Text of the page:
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Acid Rain and Ocean Acidification

Acid Rain UPSC

Among the many negative impact of air pollution, acid rain is one of the most worrying impacts. IN this article, we will know about the various points important for the UPSC exam.


What is acid rain?

  • Any form of precipitation i.e., rain, fog, mist, snow, that is more acidic than normal is called acid rain. Usually, precipitation whose pH of less than 5.6 is termed as acidic.
  • Acid rain, also called acid deposition, means any form of precipitation with acidic components, such as sulfuric or nitric acid that fall to the ground from the atmosphere in wet or dry forms.
  • Acid rain can include rain, snow, fog, hail or even dust that is acidic.


Cause of acid rain

  • When sulfur dioxide (SO2) and nitrogen oxides (NOX) are emitted into the atmosphere and transported by wind and air currents, it results into acid rain.
  • The SO2 and NOX react with water, oxygen and other chemicals to form sulfuric and nitric acids.
  • These then mix with water and other materials before falling to the ground.
  • Natural reason: A small portion of the SO2 and NOX that cause acid rain is from natural sources such as volcanoes.
  • Anthropogenic reason: Most of these gases comes from the burning of fossil fuels.
  • Major source of these gases
    • Burning of fossil fuels to generate electricity.  Two thirds of SO2 and one fourth of NOX in the atmosphere come from electric power generators.
    • Vehicles and heavy equipment.
    • Manufacturing, oil refineries and other industries.




Forms of acid deposition

Wet decomposition

  • When the sulfuric and nitric acids formed in the atmosphere fall to the ground mixed with rain, snow, fog, or hail, it is called wet decomposition. It is was commonly is known as acid rain.


Dry decomposition

  • Acidic particles and gases can also deposit from the atmosphere in the absence of moisture as dry deposition.
  • The acidic particles and gases may deposit to surfaces quickly or may react during atmospheric transport to form larger particles that can be harmful to human health.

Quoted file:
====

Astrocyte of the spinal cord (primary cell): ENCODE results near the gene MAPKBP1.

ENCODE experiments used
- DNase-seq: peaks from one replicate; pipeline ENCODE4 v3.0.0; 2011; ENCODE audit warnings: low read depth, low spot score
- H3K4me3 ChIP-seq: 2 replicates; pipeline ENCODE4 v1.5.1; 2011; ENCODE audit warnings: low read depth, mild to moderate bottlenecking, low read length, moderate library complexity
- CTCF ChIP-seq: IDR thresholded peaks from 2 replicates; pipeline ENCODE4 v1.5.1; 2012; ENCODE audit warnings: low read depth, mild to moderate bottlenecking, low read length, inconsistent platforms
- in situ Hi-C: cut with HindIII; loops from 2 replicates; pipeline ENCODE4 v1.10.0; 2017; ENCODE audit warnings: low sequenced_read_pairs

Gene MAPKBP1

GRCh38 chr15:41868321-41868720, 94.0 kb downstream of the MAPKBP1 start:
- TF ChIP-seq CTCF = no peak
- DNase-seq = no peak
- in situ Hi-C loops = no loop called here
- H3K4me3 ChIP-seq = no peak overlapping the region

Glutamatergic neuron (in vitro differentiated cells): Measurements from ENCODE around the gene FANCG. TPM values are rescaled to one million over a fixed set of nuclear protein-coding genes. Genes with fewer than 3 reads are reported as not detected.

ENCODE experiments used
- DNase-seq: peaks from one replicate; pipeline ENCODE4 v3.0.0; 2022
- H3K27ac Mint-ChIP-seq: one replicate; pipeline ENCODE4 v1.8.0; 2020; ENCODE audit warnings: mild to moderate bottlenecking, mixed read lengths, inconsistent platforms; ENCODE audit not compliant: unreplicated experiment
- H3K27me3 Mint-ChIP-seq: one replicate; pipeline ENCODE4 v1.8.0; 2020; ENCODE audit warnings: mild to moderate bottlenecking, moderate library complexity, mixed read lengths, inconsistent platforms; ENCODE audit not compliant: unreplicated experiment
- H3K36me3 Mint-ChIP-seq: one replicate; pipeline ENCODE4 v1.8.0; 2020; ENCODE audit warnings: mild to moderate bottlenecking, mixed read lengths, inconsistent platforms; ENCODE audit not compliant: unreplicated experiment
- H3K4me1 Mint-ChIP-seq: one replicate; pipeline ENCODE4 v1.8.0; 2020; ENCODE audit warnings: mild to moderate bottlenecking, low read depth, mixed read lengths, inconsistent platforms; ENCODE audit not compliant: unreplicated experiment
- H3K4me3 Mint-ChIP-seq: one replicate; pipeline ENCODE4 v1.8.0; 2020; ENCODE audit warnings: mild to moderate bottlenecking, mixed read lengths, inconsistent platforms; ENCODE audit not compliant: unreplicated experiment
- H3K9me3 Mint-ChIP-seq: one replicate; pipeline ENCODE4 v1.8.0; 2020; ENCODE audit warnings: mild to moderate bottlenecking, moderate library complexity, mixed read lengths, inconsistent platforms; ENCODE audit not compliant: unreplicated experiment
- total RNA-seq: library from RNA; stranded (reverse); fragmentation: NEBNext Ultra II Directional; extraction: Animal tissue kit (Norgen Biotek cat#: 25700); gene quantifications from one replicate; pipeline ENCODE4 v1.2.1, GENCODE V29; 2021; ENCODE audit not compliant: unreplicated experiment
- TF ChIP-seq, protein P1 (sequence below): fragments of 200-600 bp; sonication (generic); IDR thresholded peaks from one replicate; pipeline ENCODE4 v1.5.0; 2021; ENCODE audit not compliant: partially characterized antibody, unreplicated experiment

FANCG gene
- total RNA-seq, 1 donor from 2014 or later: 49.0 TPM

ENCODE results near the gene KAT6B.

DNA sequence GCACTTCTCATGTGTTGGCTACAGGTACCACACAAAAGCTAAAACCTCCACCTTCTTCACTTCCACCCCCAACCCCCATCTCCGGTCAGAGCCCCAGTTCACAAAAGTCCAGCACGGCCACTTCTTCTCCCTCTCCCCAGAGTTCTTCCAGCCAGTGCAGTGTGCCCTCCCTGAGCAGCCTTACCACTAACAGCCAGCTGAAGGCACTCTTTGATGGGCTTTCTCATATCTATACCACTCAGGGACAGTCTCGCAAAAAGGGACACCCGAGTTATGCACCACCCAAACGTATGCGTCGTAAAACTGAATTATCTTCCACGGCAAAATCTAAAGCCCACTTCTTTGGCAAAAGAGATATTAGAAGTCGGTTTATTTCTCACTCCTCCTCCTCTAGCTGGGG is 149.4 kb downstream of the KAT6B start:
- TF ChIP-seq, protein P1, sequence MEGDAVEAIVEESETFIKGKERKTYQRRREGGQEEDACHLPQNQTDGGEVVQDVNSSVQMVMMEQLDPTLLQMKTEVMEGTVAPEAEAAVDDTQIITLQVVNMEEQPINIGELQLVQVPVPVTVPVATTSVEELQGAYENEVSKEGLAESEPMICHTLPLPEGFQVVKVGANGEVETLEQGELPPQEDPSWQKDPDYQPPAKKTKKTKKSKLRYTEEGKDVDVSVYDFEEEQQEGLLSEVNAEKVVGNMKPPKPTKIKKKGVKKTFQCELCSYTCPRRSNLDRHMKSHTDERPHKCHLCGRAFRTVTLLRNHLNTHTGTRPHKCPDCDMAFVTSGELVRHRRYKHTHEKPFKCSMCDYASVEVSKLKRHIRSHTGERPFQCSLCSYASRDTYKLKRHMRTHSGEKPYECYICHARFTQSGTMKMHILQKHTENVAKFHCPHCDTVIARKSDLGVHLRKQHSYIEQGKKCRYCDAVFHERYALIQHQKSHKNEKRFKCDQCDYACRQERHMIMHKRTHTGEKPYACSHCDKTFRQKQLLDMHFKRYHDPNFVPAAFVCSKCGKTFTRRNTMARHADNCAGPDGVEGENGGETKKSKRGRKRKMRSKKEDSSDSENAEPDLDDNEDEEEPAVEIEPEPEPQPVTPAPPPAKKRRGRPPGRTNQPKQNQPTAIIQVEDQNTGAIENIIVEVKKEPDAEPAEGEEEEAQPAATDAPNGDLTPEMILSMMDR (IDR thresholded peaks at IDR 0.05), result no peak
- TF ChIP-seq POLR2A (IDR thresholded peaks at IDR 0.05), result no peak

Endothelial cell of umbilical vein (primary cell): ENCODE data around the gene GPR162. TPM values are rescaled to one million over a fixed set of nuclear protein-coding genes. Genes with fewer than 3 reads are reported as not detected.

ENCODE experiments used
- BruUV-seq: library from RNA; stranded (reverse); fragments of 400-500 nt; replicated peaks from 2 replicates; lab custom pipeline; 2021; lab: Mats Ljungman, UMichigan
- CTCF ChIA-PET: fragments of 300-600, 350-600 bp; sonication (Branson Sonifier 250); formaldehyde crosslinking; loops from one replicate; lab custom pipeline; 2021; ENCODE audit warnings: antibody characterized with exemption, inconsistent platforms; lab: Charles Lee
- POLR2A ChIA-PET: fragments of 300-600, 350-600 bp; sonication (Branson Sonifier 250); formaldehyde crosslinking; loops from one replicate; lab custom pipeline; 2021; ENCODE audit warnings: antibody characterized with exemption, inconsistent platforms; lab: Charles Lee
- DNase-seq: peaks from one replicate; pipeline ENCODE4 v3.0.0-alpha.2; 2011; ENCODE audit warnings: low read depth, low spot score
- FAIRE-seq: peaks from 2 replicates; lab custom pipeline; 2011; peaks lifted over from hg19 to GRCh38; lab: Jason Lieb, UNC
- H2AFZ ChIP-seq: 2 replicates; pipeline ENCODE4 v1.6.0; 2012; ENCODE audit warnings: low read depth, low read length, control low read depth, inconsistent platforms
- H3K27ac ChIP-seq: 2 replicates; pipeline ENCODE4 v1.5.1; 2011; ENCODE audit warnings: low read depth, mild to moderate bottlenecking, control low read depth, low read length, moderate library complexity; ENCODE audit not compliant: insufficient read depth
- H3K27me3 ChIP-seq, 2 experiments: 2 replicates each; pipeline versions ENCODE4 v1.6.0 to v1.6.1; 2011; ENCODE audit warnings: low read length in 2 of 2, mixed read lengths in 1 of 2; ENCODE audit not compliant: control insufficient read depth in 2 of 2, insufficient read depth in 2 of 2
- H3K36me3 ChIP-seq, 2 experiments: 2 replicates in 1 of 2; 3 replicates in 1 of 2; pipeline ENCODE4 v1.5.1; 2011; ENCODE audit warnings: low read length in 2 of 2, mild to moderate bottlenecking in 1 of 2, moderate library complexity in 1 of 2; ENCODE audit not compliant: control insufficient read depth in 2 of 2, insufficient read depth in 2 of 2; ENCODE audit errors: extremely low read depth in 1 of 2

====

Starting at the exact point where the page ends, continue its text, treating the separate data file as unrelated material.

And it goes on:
Effects of acid rain

  • Effects on fish and wildlife: The ecological effects of acid rain are clearly visible in aquatic environments, such as streams and lakes where it can be harmful to fish and other wildlife. The young of most species are more sensitive to environmental conditions than adults. At pH 5, most fish eggs cannot hatch. At lower pH levels, some adult fish die.
  • Effects on plants and trees: In the areas affected by acid rain, dead or drying trees are a common sight. Acid rain leaches aluminium from the soil, which may be harmful to plants as well as animals.
  • Effects on materials: When acid rain and dry acidic particles fall, the nitric and sulfuric acid can land on statues, buildings, and other manmade structures, and damage their surfaces.
  • Effects on visibility: In the atmosphere, SO2 and NOX gases can be transformed into sulfate and nitrate particles, while some NOX can also react with other pollutants to form ozone. All these particles make the air hazy and affects visibility.
  • Effects on human health: Many scientific studies have shown that these acidic particles effects heart function, such as heart attacks resulting in death for people with increased heart disease risk, and effects lung function, such as breathing difficulties for people with asthma.




Ocean acidification

What is ocean acidification?

  • When carbon dioxide (CO2) dissolves in sea water, it forms carbonic acid, which further decreases the ocean’s pH. This process collectively known as ocean acidification.
  • Present ocean acidification occurs approximately ten times faster than anything experienced during the last 300 million years.


Impact of ocean acidification

  • Ocean acidification has the potential to change marine ecosystems and impact many ocean-related benefits to society such as coastal protection or provision of food and income.
  • Increased ocean temperatures and oxygen loss act concurrently with ocean acidification and constitute the ‘deadly trio’ of climate change pressures on the marine environment.
  • Increased sea water acidity has been demonstrated to affect the formation and dissolution of calcium carbonate shells and skeletons in a range of marine species, including corals.
  • Changes in species growth and reproduction, as well as structural and functional alterations in ecosystems, will threaten food security, harm fishing industries and decrease natural shoreline protection.


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